You’ve already seen me wax poetic about cast iron and watched me spit my ire over the microwave. Today I’d like to do a quick rundown of the other essential tools I use and why I think you should consider adding them to your own arsenal. Just to recap here’s that list: Here’s what I use on a daily basis:
Cast Iron Skillet
Silicone Spatula/Wooden Spoon
As you might imagine, I’m a knife guy. I have quite a few in my collection but there’s only two I go to every single day - my chef's knife and my paring knife. Years ago I was given a gift certificate to Williams Sonoma. I really have no business setting foot in this kind of store but there I was. I had enough to get a chef’s knife and I wanted to get a good one. I bought an 10 inch Wusthof. A beast of blade. A top notch knife made by a very reputable company big enough for my Shrek like hands. I never use it.
Oh, I did at first but a few month’s later a client and friend gave me a knife for my birthday, a regularly sized 9 inch Victorinox. I am ashamed to say that while I was gracious in accepting the gift I kinda turned my nose up at it. I mean after all I had a Cadillac sitting at home already. Yet it’s that sturdy, plain, wooden handled Victorinox that I turn to everyday. All it took was to take it down few times and slowly it dawned on me, that despite the pedigree of my Wusthof, this was just simply a better knife.
And this is not the first time my pretensions have made me an ass. Back in my 20s when I worked at Bottega I cooked with a Chinese cleaver. All the other chef’s had professional knife rolls and full kit. I showed up with a paring knife and that Chinese cleaver, rolled in a towel, and tucked into the back of my pants as I rode my bike too and from work. That same level of pretension led me to smoke Capris in high school. I just thought it looked cool.
My paring knife is also quite simple. Three inches of triangular steel fitted to a micarta handle. It doesn’t see nearly as much work as my chef knife, but it comes in handy with small work like sectioning citrus or opening food bags.
As an honorable mention I’d also like to point out my filet knife and my steel. The filet knife gets no where near daily work, but I do fancy myself a bit of an amateur butcher and it comes in handy when breaking down chicken or de-boning a roast. The steel is essential for keeping a good hone on my blades and extending the time between sharpenings.
The economoix is simply a peeler and apple corer combo. Of all the vegetable peelers out there this is my favorite. It’s design is both simple and elegant. It fits the hand like a paring knife but is much more forgiving as a peeler.
My Butcher Block is yet another example of why I believe I am the “Luckiest Boy in the World.” We moved into this house back in 2008. The kitchen was spacious but decidedly lacking in counter space. A client had worked up a fairly sizable credit account and asked if I’d be willing to trade for a butcher block her husband would make. I said yes and it has been the single greatest addition to my kitchen. I put it to work almost immediately barely taking enough time to properly oil and season the top. The rest of this extremely well made stand came unfinished. It is a testimony to the utility of this block that I have yet, in the 13 years I’ve had it in use, been willing to part with it long enough to sand and finish the legs and pot shelf. At this point I don’t think I ever will.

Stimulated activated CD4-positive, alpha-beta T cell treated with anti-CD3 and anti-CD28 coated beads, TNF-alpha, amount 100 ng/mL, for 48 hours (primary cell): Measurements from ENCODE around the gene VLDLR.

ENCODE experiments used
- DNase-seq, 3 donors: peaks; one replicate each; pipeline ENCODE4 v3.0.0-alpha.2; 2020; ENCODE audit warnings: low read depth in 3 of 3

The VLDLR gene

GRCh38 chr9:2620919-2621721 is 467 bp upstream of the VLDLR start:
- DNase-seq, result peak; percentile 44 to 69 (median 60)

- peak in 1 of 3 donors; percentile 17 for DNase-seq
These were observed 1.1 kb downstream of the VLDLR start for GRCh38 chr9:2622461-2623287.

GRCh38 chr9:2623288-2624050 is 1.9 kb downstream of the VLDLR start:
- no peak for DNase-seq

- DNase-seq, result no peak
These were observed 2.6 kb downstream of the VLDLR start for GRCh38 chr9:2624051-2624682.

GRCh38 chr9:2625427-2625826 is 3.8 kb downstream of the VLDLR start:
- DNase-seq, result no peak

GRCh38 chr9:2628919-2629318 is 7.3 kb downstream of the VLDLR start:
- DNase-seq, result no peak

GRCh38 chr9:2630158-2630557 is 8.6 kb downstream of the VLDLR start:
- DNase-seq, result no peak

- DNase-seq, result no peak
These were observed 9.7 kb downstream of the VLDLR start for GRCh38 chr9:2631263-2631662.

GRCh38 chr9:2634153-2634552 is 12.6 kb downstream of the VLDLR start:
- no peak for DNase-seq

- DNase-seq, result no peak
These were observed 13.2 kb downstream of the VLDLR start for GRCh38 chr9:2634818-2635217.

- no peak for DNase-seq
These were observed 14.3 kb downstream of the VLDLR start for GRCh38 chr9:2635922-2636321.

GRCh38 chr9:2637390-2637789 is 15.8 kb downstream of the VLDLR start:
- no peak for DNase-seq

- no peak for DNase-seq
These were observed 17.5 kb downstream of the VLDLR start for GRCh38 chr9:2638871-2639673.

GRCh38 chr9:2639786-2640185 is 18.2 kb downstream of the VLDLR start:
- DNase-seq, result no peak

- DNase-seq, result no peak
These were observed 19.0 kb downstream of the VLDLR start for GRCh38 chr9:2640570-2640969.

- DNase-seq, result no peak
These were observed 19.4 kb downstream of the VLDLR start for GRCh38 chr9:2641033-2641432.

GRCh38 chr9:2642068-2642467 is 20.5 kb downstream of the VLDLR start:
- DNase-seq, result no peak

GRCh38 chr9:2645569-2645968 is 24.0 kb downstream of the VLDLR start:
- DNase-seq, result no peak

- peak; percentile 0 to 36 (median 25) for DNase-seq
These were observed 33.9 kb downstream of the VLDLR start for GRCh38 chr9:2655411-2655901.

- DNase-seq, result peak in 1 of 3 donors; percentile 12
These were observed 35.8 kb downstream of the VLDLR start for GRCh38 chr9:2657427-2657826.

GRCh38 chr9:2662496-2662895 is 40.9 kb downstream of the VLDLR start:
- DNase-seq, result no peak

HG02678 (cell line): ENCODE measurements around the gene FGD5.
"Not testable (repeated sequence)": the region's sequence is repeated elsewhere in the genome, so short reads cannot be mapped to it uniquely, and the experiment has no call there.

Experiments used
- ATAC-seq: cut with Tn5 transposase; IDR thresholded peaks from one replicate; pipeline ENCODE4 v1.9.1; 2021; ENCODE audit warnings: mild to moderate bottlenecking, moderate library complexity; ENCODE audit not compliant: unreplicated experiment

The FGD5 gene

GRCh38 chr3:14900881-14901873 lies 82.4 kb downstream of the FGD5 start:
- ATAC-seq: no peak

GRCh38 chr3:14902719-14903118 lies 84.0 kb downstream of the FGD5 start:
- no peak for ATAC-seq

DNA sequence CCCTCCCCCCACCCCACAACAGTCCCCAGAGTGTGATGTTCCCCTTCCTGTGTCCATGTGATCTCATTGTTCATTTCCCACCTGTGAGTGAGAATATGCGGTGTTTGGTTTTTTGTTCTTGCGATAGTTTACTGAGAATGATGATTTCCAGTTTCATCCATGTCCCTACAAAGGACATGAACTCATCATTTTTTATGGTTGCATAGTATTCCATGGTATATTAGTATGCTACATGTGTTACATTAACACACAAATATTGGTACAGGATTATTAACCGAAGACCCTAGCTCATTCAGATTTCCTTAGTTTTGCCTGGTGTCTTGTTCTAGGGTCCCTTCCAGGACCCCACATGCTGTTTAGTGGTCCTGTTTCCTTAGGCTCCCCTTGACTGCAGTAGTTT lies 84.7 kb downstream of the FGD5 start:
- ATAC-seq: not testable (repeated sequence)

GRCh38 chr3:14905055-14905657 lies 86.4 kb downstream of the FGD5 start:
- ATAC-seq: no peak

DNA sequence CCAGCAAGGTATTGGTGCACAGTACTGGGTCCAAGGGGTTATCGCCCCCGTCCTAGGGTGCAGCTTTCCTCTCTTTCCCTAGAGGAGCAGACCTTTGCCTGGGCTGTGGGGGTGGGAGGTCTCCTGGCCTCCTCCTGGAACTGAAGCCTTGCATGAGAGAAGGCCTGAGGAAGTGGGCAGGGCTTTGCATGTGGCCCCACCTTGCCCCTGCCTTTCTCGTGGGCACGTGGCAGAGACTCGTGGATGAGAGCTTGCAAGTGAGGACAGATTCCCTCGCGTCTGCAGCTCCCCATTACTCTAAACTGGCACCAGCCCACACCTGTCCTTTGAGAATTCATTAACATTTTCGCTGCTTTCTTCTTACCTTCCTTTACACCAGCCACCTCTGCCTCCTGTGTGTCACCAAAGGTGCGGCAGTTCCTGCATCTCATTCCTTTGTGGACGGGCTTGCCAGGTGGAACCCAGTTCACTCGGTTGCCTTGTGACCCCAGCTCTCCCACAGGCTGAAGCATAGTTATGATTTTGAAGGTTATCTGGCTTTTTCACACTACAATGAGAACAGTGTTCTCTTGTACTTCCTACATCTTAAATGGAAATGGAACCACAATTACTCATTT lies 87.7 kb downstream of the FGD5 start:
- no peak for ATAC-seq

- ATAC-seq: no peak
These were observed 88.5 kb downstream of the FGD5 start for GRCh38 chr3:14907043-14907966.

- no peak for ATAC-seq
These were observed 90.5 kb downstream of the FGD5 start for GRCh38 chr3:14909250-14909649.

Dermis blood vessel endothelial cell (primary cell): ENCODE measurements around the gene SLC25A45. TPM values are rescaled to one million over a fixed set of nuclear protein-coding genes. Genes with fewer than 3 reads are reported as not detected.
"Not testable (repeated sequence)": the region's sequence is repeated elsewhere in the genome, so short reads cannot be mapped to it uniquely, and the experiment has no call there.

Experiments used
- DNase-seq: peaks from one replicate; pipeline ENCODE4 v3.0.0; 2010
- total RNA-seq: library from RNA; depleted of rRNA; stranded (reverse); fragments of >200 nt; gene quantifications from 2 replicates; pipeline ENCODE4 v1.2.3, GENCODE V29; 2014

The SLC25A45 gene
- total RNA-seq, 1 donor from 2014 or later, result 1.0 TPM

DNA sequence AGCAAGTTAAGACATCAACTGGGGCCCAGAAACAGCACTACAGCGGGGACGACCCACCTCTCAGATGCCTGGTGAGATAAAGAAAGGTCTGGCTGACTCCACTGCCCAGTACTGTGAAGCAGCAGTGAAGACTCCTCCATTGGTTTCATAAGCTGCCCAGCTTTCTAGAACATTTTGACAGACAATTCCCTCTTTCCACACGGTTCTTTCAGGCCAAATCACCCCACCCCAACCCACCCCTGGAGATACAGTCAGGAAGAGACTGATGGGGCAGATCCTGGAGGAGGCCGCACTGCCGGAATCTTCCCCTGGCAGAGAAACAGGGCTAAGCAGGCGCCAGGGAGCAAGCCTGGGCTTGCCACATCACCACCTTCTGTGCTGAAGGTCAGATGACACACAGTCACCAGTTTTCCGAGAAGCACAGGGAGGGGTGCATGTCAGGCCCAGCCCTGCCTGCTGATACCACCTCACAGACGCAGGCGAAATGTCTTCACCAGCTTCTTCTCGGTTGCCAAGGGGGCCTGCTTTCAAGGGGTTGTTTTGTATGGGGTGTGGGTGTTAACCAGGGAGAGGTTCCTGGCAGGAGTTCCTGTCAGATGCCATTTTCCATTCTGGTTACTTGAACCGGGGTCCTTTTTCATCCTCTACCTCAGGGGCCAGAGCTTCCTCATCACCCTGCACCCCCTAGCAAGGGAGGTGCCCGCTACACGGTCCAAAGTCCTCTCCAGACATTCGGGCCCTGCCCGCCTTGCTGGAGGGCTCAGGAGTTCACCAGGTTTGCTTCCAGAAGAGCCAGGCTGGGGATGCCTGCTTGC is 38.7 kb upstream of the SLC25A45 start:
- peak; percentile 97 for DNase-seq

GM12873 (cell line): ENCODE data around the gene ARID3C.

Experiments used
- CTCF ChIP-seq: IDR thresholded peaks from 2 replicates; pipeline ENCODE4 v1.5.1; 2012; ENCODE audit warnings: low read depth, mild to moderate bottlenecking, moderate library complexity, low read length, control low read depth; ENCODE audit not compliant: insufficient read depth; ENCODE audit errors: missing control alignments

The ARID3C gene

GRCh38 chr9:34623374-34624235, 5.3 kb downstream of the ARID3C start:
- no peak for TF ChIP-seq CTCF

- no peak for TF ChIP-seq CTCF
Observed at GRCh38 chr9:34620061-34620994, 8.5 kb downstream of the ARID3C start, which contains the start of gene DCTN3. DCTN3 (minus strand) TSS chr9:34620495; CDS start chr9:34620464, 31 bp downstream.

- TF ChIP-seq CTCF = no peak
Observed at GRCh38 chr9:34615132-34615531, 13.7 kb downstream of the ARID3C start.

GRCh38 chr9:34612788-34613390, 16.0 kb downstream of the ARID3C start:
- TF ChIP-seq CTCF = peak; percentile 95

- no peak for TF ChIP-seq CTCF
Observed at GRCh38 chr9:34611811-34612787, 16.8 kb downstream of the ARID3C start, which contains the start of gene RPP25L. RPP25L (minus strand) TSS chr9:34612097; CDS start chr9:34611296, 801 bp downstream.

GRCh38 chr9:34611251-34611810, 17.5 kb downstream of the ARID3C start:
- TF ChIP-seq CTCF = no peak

AKA the spatula to rule all spatulas. I first learned of this nifty device through a Master Class taught by Thomas Keller. It’s almost perfect. It’s light and flexible. It has large slots for allowing oil and jus to drain through which allow it to double as a slotted spoon. It is absolutely useless for making smash burgers, but I don’t mind as I also have a cast iron bacon press that does a much more admirable job. The fish spatula is absolutely essential for pan seared salmon but also works great for fried eggs, pancakes, flipping burgers, and all other spatula duties.
Wooden Spoon/Whisk/Silicone Spatulas
Despite being a tool of corporal punishment as a child I still like wooden spoons. I like the traditional fully recognizable as a wooden spoon spoons as well as the ones that are really more pan scraper than spoon. Obviously they are great for stirring and scraping bits of fond of the bottom of a pan.
I have a couple of whisks. While not essential to scrambling eggs, a fork works quite well and sometimes better, I find it indispensable for making vinaigrettes and gravies.
Silicone is one of the greatest kitchen inventions in the last twenty years. I love the versatility of a silicone spatula. It’s heat resistance allows me to use it to gently arrange eggs in a pan and its flexibility lets me get that last bit of batter out of a bowl for that final adorably small pancake. Silicone hot pads are nice but with my tendency to let the bottom edge droop I prefer natural fibers. Burning cotton is just a more pleasant smell than burning silicone.